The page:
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Title: How important is VO2max when climbing Mt. Everest (8,849m)?
Author: Burtscher, Martin
Viscor Carrasco, Ginés
Keywords: Aclimatació
Issue Date: 1-Mar-2022
Publisher: Elsevier B.V.
Abstract: The maximal rate of oxygen uptake (V̇O2max) of humans declines with increasing altitude, but represents the upper limit of aerobic endurance performance at low and high altitude as well. Before Reinhold Messner and Peter Habeler climbed Mt. Everest first (1978) without supplemental oxygen, physiologists have doubted whether this would be possible due to insufficient V̇O2max remaining when approaching the summit (8,849 m). Subsequently, several studies evaluated the decline in the V̇O2max levels at real and simulated extreme altitudes. However, the potential influence of the preexisting individual sea level V̇O2max remained largely unconsidered. Based on available studies and case observations, here we discuss the observed and expected decline of V̇O2max up to 8,849 m dependent on the individual sea level V̇O2max. It is concluded that a high sea level V̇O2max and an only moderate decline of arterial oxygen saturation and associated V̇O2max with increasing altitude, due to appropriate acclimatization and ascent strategies, enable certain mountaineers to climb 8,000er summits and even the Everest without supplemental oxygen.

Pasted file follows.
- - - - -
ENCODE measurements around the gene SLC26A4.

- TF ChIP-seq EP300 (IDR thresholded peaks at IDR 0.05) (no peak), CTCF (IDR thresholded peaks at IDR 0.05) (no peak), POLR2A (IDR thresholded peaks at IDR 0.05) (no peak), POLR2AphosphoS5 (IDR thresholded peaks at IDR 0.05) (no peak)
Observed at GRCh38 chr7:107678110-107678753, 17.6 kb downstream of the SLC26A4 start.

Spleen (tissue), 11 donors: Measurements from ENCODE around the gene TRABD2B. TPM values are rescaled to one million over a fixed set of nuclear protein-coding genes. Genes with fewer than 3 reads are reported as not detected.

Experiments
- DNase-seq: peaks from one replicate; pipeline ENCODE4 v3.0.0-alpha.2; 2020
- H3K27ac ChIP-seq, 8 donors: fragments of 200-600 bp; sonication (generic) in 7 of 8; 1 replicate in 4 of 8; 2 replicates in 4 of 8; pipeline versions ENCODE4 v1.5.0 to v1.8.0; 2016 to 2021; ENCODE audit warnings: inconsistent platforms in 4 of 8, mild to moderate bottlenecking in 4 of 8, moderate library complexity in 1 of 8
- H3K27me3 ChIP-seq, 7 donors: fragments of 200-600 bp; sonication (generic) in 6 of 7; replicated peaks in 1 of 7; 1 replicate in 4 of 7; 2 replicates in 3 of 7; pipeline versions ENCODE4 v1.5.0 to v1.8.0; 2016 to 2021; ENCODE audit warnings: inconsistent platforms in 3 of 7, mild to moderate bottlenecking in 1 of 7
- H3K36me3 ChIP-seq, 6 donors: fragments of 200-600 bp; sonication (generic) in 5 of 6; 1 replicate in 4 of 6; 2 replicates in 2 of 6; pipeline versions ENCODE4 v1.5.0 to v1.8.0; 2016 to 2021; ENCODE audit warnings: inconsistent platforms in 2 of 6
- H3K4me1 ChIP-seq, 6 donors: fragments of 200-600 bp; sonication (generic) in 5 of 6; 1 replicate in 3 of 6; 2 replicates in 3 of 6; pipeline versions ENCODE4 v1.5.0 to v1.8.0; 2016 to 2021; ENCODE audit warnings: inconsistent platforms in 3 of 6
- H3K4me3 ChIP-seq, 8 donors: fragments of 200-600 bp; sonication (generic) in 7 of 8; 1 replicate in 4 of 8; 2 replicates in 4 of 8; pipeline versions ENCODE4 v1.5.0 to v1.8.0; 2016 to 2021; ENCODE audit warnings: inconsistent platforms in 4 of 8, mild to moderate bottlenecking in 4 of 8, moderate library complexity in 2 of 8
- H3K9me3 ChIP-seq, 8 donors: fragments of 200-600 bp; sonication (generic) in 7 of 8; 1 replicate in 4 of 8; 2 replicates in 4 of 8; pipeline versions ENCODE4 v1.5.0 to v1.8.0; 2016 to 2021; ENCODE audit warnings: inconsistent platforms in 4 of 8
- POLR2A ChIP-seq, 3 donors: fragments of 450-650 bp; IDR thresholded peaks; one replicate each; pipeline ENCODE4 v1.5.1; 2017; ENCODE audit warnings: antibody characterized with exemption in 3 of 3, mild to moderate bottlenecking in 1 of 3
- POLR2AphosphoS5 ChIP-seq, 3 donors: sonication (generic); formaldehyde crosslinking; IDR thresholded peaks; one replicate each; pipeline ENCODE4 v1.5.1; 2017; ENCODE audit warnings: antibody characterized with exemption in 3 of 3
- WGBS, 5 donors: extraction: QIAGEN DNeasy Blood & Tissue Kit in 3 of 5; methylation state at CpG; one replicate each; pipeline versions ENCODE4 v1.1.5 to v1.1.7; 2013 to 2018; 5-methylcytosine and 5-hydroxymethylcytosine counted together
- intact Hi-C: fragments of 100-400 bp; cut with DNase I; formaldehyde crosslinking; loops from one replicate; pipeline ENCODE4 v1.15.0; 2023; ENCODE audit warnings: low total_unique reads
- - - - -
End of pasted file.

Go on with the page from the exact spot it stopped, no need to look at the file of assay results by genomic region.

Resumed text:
Note: Versió postprint del document publicat a:
It is part of: Respiratory Physiology & Neurobiology, 2022, vol. 297, num. 103833, p. 1-4
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ISSN: 1569-9048
Appears in Collections:Articles publicats en revistes (Biologia Cel·lular, Fisiologia i Immunologia)

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